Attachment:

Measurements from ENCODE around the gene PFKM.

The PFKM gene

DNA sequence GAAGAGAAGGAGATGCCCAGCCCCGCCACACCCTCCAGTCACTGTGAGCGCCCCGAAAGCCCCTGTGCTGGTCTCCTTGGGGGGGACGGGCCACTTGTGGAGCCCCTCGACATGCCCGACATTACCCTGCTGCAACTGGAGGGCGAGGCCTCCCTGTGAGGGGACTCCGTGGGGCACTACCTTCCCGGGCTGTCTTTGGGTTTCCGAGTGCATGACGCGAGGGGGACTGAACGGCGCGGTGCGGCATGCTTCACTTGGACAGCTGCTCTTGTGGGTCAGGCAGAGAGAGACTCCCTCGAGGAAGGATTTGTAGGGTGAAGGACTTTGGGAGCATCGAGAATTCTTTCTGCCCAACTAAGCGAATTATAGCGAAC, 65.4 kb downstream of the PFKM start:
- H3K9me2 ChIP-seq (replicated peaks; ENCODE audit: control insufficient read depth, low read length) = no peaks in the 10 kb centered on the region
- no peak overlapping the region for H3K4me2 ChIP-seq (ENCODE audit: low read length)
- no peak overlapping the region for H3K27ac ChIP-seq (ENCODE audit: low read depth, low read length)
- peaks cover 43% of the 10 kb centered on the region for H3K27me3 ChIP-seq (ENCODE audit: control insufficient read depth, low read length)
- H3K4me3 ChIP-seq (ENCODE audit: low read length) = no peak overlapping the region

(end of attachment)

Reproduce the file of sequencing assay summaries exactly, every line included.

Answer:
Measurements from ENCODE around the gene PFKM.

The PFKM gene

DNA sequence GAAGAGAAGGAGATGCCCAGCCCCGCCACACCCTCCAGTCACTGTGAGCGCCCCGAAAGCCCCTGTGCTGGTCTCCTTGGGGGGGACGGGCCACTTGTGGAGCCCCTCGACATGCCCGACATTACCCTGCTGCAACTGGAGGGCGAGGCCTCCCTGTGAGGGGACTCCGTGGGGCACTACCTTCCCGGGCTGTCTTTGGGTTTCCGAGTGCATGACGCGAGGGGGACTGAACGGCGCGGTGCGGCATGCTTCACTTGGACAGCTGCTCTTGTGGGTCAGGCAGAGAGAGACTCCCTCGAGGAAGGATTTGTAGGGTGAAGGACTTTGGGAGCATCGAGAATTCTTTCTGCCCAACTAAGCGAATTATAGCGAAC, 65.4 kb downstream of the PFKM start:
- H3K9me2 ChIP-seq (replicated peaks; ENCODE audit: control insufficient read depth, low read length) = no peaks in the 10 kb centered on the region
- no peak overlapping the region for H3K4me2 ChIP-seq (ENCODE audit: low read length)
- no peak overlapping the region for H3K27ac ChIP-seq (ENCODE audit: low read depth, low read length)
- peaks cover 43% of the 10 kb centered on the region for H3K27me3 ChIP-seq (ENCODE audit: control insufficient read depth, low read length)
- H3K4me3 ChIP-seq (ENCODE audit: low read length) = no peak overlapping the region